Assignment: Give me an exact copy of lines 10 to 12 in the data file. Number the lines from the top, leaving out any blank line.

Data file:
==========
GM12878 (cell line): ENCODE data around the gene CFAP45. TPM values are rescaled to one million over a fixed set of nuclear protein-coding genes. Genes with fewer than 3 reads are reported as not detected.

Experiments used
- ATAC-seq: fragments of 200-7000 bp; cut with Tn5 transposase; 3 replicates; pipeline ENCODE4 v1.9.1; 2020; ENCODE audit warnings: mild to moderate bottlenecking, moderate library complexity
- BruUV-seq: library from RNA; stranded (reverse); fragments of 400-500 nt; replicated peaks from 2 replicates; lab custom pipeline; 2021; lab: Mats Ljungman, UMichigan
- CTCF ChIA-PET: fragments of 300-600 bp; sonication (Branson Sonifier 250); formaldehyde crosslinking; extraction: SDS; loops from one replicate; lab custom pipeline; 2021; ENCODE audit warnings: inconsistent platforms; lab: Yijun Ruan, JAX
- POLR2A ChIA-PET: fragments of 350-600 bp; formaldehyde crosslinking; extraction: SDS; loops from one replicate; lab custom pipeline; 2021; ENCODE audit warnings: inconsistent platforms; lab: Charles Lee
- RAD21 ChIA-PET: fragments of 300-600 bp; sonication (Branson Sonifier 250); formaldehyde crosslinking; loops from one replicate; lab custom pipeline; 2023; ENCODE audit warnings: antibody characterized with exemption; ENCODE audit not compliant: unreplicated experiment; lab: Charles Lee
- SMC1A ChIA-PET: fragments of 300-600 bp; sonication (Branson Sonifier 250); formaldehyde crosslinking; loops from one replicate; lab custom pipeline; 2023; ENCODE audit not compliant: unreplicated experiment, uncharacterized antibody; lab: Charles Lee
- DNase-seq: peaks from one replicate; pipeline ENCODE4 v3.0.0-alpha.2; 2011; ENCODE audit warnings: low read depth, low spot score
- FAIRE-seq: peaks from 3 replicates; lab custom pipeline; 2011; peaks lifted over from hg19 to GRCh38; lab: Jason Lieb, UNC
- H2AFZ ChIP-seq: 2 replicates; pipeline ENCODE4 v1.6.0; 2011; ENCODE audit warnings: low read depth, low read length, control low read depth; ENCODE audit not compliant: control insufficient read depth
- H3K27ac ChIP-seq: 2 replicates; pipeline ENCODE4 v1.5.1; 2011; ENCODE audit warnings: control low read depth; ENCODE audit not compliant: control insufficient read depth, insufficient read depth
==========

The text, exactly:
- FAIRE-seq: peaks from 3 replicates; lab custom pipeline; 2011; peaks lifted over from hg19 to GRCh38; lab: Jason Lieb, UNC
- H2AFZ ChIP-seq: 2 replicates; pipeline ENCODE4 v1.6.0; 2011; ENCODE audit warnings: low read depth, low read length, control low read depth; ENCODE audit not compliant: control insufficient read depth
- H3K27ac ChIP-seq: 2 replicates; pipeline ENCODE4 v1.5.1; 2011; ENCODE audit warnings: control low read depth; ENCODE audit not compliant: control insufficient read depth, insufficient read depth